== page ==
Saturday, December 07, 2002

On Outsourcing

I return to the summary of the radical nature of Lean from from George Koenigsaecker of Simpler Consulting . Here's his sixth point on why Lean is different from our "natural" way to think.

You outsource to reduce costs vs. you in-source to take advantage of lower lean costs.

Lets cut to the chase. This decision is all about labor rates. Do I make something here, where I pay X dollars per hour or do I send it to another state or another country where they pay 0.1X dollars per hour? An alternate discussion that hits us in the construction turns this argument around. Rather than export the work, do we import the labor?

Lean thinking says this is the wrong question. Rather than asking "what is the labor rate?" the question becomes "what is the productivity?". Lean tools are all about eliminating non-value adding steps. By so doing, more can get done in the same time. This drives productivity.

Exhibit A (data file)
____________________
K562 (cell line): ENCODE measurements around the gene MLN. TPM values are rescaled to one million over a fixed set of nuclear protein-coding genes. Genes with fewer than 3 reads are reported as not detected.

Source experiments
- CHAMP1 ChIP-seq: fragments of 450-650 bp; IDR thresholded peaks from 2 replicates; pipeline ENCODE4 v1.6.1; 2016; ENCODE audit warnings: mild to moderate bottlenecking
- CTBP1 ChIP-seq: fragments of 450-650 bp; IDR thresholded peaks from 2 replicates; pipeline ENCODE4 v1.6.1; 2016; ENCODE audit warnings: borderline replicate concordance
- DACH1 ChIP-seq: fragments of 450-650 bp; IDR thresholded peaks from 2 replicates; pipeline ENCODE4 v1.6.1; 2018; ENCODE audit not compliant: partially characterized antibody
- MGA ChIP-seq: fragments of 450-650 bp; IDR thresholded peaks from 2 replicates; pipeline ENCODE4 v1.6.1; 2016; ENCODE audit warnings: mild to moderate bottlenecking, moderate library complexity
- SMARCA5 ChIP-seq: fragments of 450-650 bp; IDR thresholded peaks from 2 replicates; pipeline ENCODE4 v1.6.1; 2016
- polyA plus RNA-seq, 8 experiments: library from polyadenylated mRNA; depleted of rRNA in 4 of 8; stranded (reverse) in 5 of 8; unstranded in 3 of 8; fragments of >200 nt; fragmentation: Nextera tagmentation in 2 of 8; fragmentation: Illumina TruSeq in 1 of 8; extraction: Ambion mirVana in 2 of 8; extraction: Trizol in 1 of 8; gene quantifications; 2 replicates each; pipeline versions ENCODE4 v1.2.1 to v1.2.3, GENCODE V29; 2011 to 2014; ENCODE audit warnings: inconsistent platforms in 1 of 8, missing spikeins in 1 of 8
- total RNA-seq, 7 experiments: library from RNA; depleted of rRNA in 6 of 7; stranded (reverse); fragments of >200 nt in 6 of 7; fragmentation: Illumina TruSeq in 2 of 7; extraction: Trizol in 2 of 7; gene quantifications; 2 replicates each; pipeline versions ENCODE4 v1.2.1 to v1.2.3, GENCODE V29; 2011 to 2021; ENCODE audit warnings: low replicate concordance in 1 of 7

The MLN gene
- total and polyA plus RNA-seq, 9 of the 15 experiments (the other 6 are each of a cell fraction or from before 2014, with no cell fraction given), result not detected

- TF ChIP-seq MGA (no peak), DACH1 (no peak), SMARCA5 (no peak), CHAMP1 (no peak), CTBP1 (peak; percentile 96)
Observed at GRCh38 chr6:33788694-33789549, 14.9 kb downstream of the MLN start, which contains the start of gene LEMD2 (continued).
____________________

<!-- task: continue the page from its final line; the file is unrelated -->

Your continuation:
I'm writing this on a Saturday morning. This same day, United Airlines' board is meeting and will likely announce a move to chapter 11 bankruptcy before the end of the day. Why? Productivity. Southwest Airlines just keeps making money and expanding. Why? Productivity. The folks who work at Southwest have more energy and can get a plane into a gate, unloaded, cleaned, reloaded and taxing again in 15 minutes. That same turn takes well over a half hour at United and most other large carriers. Southwest has paid attention to elimination of steps that don't add value.

There is currently an excellent discussion of outsourcing vs leaning internal systems on the Northwest Lean Manufacturing Network. If you haven't joined this free Internet discussion group, I encourage you to do so. Nearly 3,000 lean practitioners from around the world participate and you can learn much.

By digging and applying lean tools, we can keep jobs and eliminate cost, right where we are. We don't have to stare at the supposedly greener grass in some other place. But it is hard work. Done daily. Done diligently. I urge you, I urge myself, to stay the course.

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